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Haslehner, Mylène (2014): Nonlinear filtering with particle filters: data assimilation on convective scale. Dissertation, LMU München: Fakultät für Physik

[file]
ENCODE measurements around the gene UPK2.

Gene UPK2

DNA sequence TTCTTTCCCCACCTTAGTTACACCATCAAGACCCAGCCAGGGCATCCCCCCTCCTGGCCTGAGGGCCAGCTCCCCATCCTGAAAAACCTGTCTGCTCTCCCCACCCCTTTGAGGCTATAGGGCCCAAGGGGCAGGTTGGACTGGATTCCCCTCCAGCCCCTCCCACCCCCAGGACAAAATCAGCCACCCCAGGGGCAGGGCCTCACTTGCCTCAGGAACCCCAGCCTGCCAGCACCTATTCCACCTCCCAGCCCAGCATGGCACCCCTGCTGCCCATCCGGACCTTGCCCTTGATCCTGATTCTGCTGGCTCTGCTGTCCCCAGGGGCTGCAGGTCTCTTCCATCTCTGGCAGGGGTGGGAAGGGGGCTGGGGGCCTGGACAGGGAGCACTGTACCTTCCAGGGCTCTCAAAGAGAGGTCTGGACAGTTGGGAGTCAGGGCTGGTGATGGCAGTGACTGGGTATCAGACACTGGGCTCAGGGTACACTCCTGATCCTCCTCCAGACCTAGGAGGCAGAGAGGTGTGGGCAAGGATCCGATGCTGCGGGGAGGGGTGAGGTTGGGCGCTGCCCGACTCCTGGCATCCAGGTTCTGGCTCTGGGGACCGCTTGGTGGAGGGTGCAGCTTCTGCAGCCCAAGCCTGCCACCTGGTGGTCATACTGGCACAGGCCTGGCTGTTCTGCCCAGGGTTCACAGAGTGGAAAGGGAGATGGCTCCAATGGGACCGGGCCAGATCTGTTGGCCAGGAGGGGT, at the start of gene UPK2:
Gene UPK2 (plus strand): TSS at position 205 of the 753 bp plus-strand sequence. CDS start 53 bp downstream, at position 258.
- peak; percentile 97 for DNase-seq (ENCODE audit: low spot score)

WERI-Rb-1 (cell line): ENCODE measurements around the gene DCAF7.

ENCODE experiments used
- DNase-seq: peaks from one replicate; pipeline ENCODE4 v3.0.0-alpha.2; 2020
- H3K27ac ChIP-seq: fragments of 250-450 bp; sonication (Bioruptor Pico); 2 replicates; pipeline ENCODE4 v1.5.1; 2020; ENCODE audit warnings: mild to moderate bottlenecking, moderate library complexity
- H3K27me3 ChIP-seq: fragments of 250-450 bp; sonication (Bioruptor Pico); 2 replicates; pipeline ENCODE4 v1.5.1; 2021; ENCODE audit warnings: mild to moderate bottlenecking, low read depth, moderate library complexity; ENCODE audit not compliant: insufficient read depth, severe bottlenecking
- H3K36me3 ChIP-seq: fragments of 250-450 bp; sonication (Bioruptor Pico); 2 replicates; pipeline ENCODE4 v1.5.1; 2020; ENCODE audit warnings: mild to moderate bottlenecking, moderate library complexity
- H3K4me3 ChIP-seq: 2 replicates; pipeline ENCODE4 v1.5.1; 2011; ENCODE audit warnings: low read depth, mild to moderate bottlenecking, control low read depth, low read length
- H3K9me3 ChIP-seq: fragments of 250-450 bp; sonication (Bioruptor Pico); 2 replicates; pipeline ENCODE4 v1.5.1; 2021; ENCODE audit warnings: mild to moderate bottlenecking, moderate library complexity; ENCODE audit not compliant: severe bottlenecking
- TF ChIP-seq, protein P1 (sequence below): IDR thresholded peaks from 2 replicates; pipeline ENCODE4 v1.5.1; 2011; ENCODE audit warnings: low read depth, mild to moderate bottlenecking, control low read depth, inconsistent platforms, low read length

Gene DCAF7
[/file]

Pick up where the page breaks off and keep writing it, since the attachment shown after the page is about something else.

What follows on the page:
Convective phenomena in the atmosphere, such as convective storms, are characterized by very fast, intermittent and seemingly stochastic processes. They are thus difficult to predict with Numerical Weather Prediction (NWP) models, and difficult to estimate with data assimilation methods that combine prediction and observations. In this thesis, nonlinear data assimilation methods are tested on two idealized convective scale cloud models, developed in [58] and [59]. The aim of this work was to apply the particle filter, a method specifically designed for nonlinear models, to the two toy models that resemble some properties of convection. Potential problems and characteristic features of particle filter methodology were analyzed, having in mind possible tests on far more elaborate NWP models. The first model, the stochastic cloud model, is a one-dimensional birth-death model initialized by a Poisson distribution, where clouds randomly appear or die independently from each other on a set of grid-points. This purely stochastic model is physically unreal- istic, but since it is highly nonlinear and non-Gaussian, it contains minimal requirements for representing main features of convection. The derivation of the transition probability density function (PDF) of the stochastic cloud model made it possible to understand better the weighting mechanism involved in the particle filter. This mechanism, which associates a weight to particles (state vectors) according to their likelihood with respect to observa- tions and to their evolution in time, is followed by resampling, where particles with high probability are replicated, and others eliminated. The ratio between magnitudes of the ob- servation probability distribution and the transition probability is shown to determine the selection process of particles at each time step, where data and prediction are combined. Further, a strong sensitivity of the filter to the observation density and to the speed of the cloud variability (given by the cloud life time) is demonstrated. Thus, the particle filter can outperform some simpler methods for certain observation densities, whereas it does not bring any improvement when using others. Similarly, it leads to good results for stationary cloud fields while having difficulties to follow fast varying cloud fields, because any change in the model state variable is potentially penalized. The main difficulty for the filter is the fact that this model is discrete, while the filter was designed for data assimilation of continuous fields. However, by representing an extreme testbed for the particle filter, the stochastic cloud model shows the importance of the observation and model error densities for the selection of particles, and it stresses the influence of the chosen model parameters on the filter’s performance. The second model considered was the modified shallow water model. It is based on the shallow water equations, to which is added a small stochastic noise in order to trigger convection, and an equation for the evolution of rain. It contains spatial correlations and is represented by three dynamical variables - wind speed, water height and rain concentration - which are linked together. A reduction of the observation coverage and of the number of updated variables leads to a relative error reduction of the particle filter compared to an ensemble of particles that are only continuously pulled (nudged) to observations, for a certain range of nudging parameters. But not surprisingly, reducing data coverage in- creases the absolute error of the filter. We found that the standard deviation of the error density exponents is a quantity that is responsible for the relative success of the filter with respect to nudging-only. In the case where only one variable is assimilated, we formulated a criterion that determines whether the particle filter outperforms the nudged ensemble. A theoretical estimate is derived for this criterion. The theoretical values of this estimate, which depends on the parameters involved in the assimilation set up (nudging intensity, model and observation error covariances, grid size, ensemble size,...), are roughly in accor- dance with the numerical results. In addition, comparing two different nudging matrices that regulate the magnitude of relaxation of the state vectors towards the observations, showed that a diagonally based nudging matrix leads to smaller errors, in the case of assimilating three variables, than a nudging matrix based on stochastic errors added in each integration time step. We conclude that the efficient particle filter could bring an improvement with respect to conventional data assimilation methods, when it comes to the convective scale. Its success, however, appears to depend strongly on the parameters of the test setting.